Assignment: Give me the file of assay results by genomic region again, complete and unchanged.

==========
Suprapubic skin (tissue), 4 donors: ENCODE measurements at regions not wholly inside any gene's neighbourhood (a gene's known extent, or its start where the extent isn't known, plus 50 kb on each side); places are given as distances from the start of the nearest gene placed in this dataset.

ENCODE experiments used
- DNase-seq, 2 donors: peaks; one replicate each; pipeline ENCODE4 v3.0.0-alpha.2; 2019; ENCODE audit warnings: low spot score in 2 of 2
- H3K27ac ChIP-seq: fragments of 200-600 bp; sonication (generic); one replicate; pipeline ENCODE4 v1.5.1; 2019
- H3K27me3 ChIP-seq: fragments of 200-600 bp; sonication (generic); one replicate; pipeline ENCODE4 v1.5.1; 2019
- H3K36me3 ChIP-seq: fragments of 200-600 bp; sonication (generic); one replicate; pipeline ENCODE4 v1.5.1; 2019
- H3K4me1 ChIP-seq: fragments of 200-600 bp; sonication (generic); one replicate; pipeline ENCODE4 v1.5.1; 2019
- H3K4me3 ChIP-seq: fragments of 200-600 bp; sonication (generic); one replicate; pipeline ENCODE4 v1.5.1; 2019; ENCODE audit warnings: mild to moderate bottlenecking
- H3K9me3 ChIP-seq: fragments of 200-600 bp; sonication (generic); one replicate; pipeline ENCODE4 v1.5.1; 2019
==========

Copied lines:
Suprapubic skin (tissue), 4 donors: ENCODE measurements at regions not wholly inside any gene's neighbourhood (a gene's known extent, or its start where the extent isn't known, plus 50 kb on each side); places are given as distances from the start of the nearest gene placed in this dataset.

ENCODE experiments used
- DNase-seq, 2 donors: peaks; one replicate each; pipeline ENCODE4 v3.0.0-alpha.2; 2019; ENCODE audit warnings: low spot score in 2 of 2
- H3K27ac ChIP-seq: fragments of 200-600 bp; sonication (generic); one replicate; pipeline ENCODE4 v1.5.1; 2019
- H3K27me3 ChIP-seq: fragments of 200-600 bp; sonication (generic); one replicate; pipeline ENCODE4 v1.5.1; 2019
- H3K36me3 ChIP-seq: fragments of 200-600 bp; sonication (generic); one replicate; pipeline ENCODE4 v1.5.1; 2019
- H3K4me1 ChIP-seq: fragments of 200-600 bp; sonication (generic); one replicate; pipeline ENCODE4 v1.5.1; 2019
- H3K4me3 ChIP-seq: fragments of 200-600 bp; sonication (generic); one replicate; pipeline ENCODE4 v1.5.1; 2019; ENCODE audit warnings: mild to moderate bottlenecking
- H3K9me3 ChIP-seq: fragments of 200-600 bp; sonication (generic); one replicate; pipeline ENCODE4 v1.5.1; 2019